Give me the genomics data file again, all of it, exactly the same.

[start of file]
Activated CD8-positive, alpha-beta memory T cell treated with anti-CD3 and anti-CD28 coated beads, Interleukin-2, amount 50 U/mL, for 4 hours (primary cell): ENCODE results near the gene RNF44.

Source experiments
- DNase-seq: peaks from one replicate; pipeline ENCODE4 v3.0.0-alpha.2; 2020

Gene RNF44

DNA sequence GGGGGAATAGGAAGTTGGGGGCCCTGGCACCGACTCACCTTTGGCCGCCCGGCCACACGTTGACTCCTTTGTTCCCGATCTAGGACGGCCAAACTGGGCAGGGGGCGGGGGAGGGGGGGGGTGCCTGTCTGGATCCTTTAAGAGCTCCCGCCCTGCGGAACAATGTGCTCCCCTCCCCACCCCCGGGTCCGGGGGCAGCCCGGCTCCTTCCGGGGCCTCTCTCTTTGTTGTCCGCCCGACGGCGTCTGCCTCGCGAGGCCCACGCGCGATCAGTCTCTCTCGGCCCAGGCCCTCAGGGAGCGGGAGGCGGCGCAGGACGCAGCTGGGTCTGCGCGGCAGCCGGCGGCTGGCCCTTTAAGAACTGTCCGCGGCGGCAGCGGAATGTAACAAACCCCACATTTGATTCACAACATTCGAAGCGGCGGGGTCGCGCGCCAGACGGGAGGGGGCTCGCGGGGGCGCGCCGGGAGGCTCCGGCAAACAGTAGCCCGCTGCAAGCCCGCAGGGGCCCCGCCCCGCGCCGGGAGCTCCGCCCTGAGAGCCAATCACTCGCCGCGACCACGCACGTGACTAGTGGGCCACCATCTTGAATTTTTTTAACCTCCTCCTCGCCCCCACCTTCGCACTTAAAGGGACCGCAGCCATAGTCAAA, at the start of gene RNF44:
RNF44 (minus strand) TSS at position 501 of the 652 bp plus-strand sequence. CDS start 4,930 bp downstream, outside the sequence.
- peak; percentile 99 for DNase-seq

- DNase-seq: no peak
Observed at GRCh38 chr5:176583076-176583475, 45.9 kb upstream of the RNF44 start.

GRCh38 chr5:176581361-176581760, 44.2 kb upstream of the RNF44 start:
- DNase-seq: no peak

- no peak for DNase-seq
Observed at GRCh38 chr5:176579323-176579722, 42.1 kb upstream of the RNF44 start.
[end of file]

Activated CD8-positive, alpha-beta memory T cell treated with anti-CD3 and anti-CD28 coated beads, Interleukin-2, amount 50 U/mL, for 4 hours (primary cell): ENCODE results near the gene RNF44.

Source experiments
- DNase-seq: peaks from one replicate; pipeline ENCODE4 v3.0.0-alpha.2; 2020

Gene RNF44

DNA sequence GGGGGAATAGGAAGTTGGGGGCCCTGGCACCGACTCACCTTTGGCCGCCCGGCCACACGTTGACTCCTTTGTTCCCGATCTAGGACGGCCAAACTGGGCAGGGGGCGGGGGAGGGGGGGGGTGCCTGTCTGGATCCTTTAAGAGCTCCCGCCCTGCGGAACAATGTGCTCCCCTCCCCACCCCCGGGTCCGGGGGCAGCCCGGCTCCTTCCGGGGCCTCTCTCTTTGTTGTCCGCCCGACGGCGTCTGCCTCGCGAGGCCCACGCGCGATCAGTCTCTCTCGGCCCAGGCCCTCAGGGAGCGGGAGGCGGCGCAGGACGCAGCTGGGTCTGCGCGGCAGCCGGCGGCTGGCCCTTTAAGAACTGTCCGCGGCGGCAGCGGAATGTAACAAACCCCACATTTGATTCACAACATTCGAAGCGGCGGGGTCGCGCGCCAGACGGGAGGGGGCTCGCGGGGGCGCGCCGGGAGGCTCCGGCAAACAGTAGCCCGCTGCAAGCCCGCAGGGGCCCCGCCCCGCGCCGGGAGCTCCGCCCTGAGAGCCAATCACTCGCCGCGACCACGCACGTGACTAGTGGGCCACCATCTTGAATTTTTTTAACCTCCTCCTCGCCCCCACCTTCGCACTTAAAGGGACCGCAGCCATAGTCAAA, at the start of gene RNF44:
RNF44 (minus strand) TSS at position 501 of the 652 bp plus-strand sequence. CDS start 4,930 bp downstream, outside the sequence.
- peak; percentile 99 for DNase-seq

- DNase-seq: no peak
Observed at GRCh38 chr5:176583076-176583475, 45.9 kb upstream of the RNF44 start.

GRCh38 chr5:176581361-176581760, 44.2 kb upstream of the RNF44 start:
- DNase-seq: no peak

- no peak for DNase-seq
Observed at GRCh38 chr5:176579323-176579722, 42.1 kb upstream of the RNF44 start.